The house to which the bill is passed can propose amendments to the bill and put it through committees, then pass it back. The Salisbury Convention does not prevent the Lords from proposing amendments so long as they are not against the spirit of the bill. The bill may now pass between the two houses several times as amendments are proposed and rejected. In Canada, the Upper House (Senate) has the ability to destroy a bill by refusing to agree with it. In Australia, the Governor-General may eventually dissolve Parliament and then force the bill if the newly-elected lower house again votes in favour. In Britain, the Parliament Acts may be invoked if agreement is not reached. If such drastic measures are not considered worthwhile, the bill is lost.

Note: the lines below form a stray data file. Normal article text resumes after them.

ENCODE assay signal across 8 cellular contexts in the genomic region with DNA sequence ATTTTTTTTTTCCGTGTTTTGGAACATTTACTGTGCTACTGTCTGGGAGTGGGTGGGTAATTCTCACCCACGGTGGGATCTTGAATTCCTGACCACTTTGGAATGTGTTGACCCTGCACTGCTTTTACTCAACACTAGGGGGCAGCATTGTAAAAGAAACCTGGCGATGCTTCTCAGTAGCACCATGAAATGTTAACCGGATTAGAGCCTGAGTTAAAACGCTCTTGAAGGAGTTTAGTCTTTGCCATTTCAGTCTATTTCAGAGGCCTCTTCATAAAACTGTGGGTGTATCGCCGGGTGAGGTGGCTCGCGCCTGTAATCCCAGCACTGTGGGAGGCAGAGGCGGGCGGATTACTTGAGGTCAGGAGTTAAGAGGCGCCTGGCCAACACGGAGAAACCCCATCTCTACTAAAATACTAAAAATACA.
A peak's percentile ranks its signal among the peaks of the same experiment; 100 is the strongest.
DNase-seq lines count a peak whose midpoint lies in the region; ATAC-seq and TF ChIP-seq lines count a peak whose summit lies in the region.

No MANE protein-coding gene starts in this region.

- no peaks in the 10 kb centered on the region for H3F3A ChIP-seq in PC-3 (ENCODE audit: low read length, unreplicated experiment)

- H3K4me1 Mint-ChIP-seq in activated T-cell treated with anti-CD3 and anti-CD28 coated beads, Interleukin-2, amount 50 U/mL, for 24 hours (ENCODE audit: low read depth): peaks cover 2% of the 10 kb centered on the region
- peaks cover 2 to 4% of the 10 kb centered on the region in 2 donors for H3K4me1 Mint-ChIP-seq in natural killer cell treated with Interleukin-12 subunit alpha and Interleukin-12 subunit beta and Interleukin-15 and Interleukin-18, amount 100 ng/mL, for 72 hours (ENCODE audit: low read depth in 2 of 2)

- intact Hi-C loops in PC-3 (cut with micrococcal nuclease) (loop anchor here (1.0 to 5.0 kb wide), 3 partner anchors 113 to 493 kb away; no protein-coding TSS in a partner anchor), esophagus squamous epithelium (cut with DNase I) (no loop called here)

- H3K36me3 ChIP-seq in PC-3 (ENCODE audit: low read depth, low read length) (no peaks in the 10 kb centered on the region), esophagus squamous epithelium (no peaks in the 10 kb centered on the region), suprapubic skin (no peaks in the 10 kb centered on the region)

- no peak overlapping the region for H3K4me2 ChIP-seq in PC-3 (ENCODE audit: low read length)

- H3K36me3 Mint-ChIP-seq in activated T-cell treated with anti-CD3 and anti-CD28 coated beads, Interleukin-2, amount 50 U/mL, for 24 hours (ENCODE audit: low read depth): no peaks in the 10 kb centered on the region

Once both houses are agreed on a final version of the bill, it becomes law. The final step is for the bill to gain the Royal Assent, or the assent of the Governor-General in the case of Commonwealth states. The monarch or their representative Governor-Generals almost always act only in accordance with constitutional convention and the advice of the Prime Minister. Nowadays this step is almost entirely ceremonial, although it is a necessity before a bill becomes a law. Cermonies of the granting of assent are often elaborate in Westminster, but tend to consist of a simple signing in the Commonwealth nations.

Such a rigorous and time-consuming process is necessary given the all-consuming sovereignty of Parliament in most nations that practice the Westminster system. In Britain, Parliament's power is so absolute that it could legislate "Noung is to be shot at dawn" if it wished; only precedent, my low profile and probable (okay, possible) public outrage prevent it from doing so. Such far-reaching power must be exercised wisely, and its diffusion between hundreds of people ensures it is hard for such power to be exercised dictatorially. Only about fifty acts get passed each year in Britain.